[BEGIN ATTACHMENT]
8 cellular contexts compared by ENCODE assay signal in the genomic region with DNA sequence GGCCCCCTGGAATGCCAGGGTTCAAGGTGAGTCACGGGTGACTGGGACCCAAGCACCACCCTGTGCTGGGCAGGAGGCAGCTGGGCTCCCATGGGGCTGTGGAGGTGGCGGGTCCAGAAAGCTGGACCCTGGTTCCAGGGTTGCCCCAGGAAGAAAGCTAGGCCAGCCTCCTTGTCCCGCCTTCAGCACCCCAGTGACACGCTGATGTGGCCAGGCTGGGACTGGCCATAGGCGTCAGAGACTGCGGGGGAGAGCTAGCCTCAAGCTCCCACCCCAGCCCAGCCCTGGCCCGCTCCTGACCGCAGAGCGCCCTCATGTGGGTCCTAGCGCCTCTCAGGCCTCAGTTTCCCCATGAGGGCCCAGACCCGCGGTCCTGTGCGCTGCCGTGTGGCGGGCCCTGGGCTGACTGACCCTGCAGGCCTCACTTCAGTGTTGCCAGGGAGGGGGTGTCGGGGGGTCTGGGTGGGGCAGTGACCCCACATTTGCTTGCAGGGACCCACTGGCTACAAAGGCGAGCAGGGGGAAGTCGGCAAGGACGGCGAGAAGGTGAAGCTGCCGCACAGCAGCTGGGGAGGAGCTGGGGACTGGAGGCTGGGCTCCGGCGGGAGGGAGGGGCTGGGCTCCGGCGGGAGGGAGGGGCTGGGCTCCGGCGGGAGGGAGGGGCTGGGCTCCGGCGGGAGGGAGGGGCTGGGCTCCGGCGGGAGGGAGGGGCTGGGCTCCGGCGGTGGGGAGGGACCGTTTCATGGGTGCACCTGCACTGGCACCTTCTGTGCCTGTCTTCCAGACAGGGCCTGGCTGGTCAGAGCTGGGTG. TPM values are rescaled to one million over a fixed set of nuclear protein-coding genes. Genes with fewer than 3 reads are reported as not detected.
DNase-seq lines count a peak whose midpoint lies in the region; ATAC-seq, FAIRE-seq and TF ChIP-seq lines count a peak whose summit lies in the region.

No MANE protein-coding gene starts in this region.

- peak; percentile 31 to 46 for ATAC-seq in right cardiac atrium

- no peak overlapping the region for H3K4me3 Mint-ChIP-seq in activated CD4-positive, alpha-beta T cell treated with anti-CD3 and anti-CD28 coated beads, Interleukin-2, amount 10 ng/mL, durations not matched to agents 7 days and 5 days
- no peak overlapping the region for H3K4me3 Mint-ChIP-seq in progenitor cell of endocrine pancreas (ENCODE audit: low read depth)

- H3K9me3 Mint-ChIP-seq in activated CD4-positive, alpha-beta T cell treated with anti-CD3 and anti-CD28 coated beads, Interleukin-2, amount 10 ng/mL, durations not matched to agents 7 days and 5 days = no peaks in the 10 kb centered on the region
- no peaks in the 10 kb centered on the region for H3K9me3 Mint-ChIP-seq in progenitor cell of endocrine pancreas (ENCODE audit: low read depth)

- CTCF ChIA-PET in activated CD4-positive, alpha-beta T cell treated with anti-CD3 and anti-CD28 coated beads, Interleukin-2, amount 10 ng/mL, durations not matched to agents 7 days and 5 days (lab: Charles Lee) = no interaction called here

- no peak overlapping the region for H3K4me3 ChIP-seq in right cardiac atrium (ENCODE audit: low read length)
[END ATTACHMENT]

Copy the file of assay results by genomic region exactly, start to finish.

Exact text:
8 cellular contexts compared by ENCODE assay signal in the genomic region with DNA sequence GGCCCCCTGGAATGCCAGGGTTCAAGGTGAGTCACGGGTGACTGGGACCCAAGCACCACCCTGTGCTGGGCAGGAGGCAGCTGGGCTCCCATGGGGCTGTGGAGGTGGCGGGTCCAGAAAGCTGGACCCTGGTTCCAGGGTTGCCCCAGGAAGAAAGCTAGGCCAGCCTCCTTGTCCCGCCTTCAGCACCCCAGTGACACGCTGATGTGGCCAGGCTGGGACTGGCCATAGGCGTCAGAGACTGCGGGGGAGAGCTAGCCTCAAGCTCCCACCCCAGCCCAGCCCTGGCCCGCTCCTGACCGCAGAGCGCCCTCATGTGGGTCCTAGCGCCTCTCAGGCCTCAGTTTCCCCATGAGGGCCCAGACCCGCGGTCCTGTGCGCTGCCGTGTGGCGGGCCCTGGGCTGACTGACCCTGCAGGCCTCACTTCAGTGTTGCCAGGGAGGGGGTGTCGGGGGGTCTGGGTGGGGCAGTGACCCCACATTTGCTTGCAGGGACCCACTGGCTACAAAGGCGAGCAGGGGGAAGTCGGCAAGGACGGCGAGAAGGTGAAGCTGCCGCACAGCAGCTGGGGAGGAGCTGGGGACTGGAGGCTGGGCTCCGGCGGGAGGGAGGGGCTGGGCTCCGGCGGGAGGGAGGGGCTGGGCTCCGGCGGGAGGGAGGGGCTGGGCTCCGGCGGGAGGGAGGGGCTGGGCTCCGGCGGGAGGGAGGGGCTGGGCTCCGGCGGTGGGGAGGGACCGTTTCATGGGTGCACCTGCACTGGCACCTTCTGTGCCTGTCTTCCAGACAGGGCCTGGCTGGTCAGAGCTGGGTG. TPM values are rescaled to one million over a fixed set of nuclear protein-coding genes. Genes with fewer than 3 reads are reported as not detected.
DNase-seq lines count a peak whose midpoint lies in the region; ATAC-seq, FAIRE-seq and TF ChIP-seq lines count a peak whose summit lies in the region.

No MANE protein-coding gene starts in this region.

- peak; percentile 31 to 46 for ATAC-seq in right cardiac atrium

- no peak overlapping the region for H3K4me3 Mint-ChIP-seq in activated CD4-positive, alpha-beta T cell treated with anti-CD3 and anti-CD28 coated beads, Interleukin-2, amount 10 ng/mL, durations not matched to agents 7 days and 5 days
- no peak overlapping the region for H3K4me3 Mint-ChIP-seq in progenitor cell of endocrine pancreas (ENCODE audit: low read depth)

- H3K9me3 Mint-ChIP-seq in activated CD4-positive, alpha-beta T cell treated with anti-CD3 and anti-CD28 coated beads, Interleukin-2, amount 10 ng/mL, durations not matched to agents 7 days and 5 days = no peaks in the 10 kb centered on the region
- no peaks in the 10 kb centered on the region for H3K9me3 Mint-ChIP-seq in progenitor cell of endocrine pancreas (ENCODE audit: low read depth)

- CTCF ChIA-PET in activated CD4-positive, alpha-beta T cell treated with anti-CD3 and anti-CD28 coated beads, Interleukin-2, amount 10 ng/mL, durations not matched to agents 7 days and 5 days (lab: Charles Lee) = no interaction called here

- no peak overlapping the region for H3K4me3 ChIP-seq in right cardiac atrium (ENCODE audit: low read length)